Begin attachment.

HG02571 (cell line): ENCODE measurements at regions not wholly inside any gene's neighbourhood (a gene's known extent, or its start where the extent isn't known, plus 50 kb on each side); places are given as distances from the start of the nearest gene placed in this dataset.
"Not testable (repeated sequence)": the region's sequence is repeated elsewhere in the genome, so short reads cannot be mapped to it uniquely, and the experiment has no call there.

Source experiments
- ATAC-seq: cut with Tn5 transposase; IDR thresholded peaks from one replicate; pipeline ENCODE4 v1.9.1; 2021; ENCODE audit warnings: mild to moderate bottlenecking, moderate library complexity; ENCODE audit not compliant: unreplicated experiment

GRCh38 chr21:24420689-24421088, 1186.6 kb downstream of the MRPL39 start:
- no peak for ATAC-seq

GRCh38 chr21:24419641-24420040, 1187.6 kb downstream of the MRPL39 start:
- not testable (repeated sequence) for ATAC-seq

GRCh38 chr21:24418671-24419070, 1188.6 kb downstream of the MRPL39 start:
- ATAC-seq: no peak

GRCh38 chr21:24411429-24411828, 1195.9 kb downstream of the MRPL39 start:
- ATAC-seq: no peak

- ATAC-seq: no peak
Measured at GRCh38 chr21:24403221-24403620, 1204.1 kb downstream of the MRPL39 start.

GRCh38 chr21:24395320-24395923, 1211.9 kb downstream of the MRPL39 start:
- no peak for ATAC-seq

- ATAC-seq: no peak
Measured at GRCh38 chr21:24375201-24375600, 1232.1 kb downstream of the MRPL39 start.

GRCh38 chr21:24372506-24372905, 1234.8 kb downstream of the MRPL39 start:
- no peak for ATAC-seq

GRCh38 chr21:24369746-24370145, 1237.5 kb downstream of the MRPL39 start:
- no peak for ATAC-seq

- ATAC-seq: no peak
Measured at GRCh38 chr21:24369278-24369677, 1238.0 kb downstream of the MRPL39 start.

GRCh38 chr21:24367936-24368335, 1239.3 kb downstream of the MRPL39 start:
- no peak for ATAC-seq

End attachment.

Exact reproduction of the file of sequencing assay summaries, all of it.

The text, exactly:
HG02571 (cell line): ENCODE measurements at regions not wholly inside any gene's neighbourhood (a gene's known extent, or its start where the extent isn't known, plus 50 kb on each side); places are given as distances from the start of the nearest gene placed in this dataset.
"Not testable (repeated sequence)": the region's sequence is repeated elsewhere in the genome, so short reads cannot be mapped to it uniquely, and the experiment has no call there.

Source experiments
- ATAC-seq: cut with Tn5 transposase; IDR thresholded peaks from one replicate; pipeline ENCODE4 v1.9.1; 2021; ENCODE audit warnings: mild to moderate bottlenecking, moderate library complexity; ENCODE audit not compliant: unreplicated experiment

GRCh38 chr21:24420689-24421088, 1186.6 kb downstream of the MRPL39 start:
- no peak for ATAC-seq

GRCh38 chr21:24419641-24420040, 1187.6 kb downstream of the MRPL39 start:
- not testable (repeated sequence) for ATAC-seq

GRCh38 chr21:24418671-24419070, 1188.6 kb downstream of the MRPL39 start:
- ATAC-seq: no peak

GRCh38 chr21:24411429-24411828, 1195.9 kb downstream of the MRPL39 start:
- ATAC-seq: no peak

- ATAC-seq: no peak
Measured at GRCh38 chr21:24403221-24403620, 1204.1 kb downstream of the MRPL39 start.

GRCh38 chr21:24395320-24395923, 1211.9 kb downstream of the MRPL39 start:
- no peak for ATAC-seq

- ATAC-seq: no peak
Measured at GRCh38 chr21:24375201-24375600, 1232.1 kb downstream of the MRPL39 start.

GRCh38 chr21:24372506-24372905, 1234.8 kb downstream of the MRPL39 start:
- no peak for ATAC-seq

GRCh38 chr21:24369746-24370145, 1237.5 kb downstream of the MRPL39 start:
- no peak for ATAC-seq

- ATAC-seq: no peak
Measured at GRCh38 chr21:24369278-24369677, 1238.0 kb downstream of the MRPL39 start.

GRCh38 chr21:24367936-24368335, 1239.3 kb downstream of the MRPL39 start:
- no peak for ATAC-seq